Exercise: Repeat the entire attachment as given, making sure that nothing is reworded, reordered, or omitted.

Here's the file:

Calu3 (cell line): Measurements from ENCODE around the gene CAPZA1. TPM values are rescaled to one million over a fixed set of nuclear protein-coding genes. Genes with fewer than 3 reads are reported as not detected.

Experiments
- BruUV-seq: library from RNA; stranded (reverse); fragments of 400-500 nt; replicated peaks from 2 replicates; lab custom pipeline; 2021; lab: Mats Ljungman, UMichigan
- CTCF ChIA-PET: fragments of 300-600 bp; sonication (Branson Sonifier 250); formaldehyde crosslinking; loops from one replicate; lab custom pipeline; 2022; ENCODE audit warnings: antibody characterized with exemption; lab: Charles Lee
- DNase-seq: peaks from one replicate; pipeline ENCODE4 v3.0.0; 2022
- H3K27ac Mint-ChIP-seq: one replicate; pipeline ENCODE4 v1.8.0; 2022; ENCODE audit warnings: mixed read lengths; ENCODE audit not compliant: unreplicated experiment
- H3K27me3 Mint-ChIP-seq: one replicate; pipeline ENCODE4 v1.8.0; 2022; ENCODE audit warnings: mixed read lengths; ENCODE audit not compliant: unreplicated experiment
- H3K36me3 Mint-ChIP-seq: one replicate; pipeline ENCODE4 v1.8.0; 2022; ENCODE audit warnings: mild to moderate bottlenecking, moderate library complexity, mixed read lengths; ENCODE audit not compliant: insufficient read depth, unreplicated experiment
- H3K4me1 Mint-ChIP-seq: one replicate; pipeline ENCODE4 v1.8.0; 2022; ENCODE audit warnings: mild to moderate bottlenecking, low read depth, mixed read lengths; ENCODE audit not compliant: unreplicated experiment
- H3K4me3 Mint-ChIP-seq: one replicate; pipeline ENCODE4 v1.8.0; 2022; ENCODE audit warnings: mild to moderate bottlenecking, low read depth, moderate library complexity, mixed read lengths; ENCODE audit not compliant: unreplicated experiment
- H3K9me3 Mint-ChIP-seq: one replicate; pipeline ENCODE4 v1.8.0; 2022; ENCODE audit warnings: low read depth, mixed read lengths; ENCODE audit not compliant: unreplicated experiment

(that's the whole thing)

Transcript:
Calu3 (cell line): Measurements from ENCODE around the gene CAPZA1. TPM values are rescaled to one million over a fixed set of nuclear protein-coding genes. Genes with fewer than 3 reads are reported as not detected.

Experiments
- BruUV-seq: library from RNA; stranded (reverse); fragments of 400-500 nt; replicated peaks from 2 replicates; lab custom pipeline; 2021; lab: Mats Ljungman, UMichigan
- CTCF ChIA-PET: fragments of 300-600 bp; sonication (Branson Sonifier 250); formaldehyde crosslinking; loops from one replicate; lab custom pipeline; 2022; ENCODE audit warnings: antibody characterized with exemption; lab: Charles Lee
- DNase-seq: peaks from one replicate; pipeline ENCODE4 v3.0.0; 2022
- H3K27ac Mint-ChIP-seq: one replicate; pipeline ENCODE4 v1.8.0; 2022; ENCODE audit warnings: mixed read lengths; ENCODE audit not compliant: unreplicated experiment
- H3K27me3 Mint-ChIP-seq: one replicate; pipeline ENCODE4 v1.8.0; 2022; ENCODE audit warnings: mixed read lengths; ENCODE audit not compliant: unreplicated experiment
- H3K36me3 Mint-ChIP-seq: one replicate; pipeline ENCODE4 v1.8.0; 2022; ENCODE audit warnings: mild to moderate bottlenecking, moderate library complexity, mixed read lengths; ENCODE audit not compliant: insufficient read depth, unreplicated experiment
- H3K4me1 Mint-ChIP-seq: one replicate; pipeline ENCODE4 v1.8.0; 2022; ENCODE audit warnings: mild to moderate bottlenecking, low read depth, mixed read lengths; ENCODE audit not compliant: unreplicated experiment
- H3K4me3 Mint-ChIP-seq: one replicate; pipeline ENCODE4 v1.8.0; 2022; ENCODE audit warnings: mild to moderate bottlenecking, low read depth, moderate library complexity, mixed read lengths; ENCODE audit not compliant: unreplicated experiment
- H3K9me3 Mint-ChIP-seq: one replicate; pipeline ENCODE4 v1.8.0; 2022; ENCODE audit warnings: low read depth, mixed read lengths; ENCODE audit not compliant: unreplicated experiment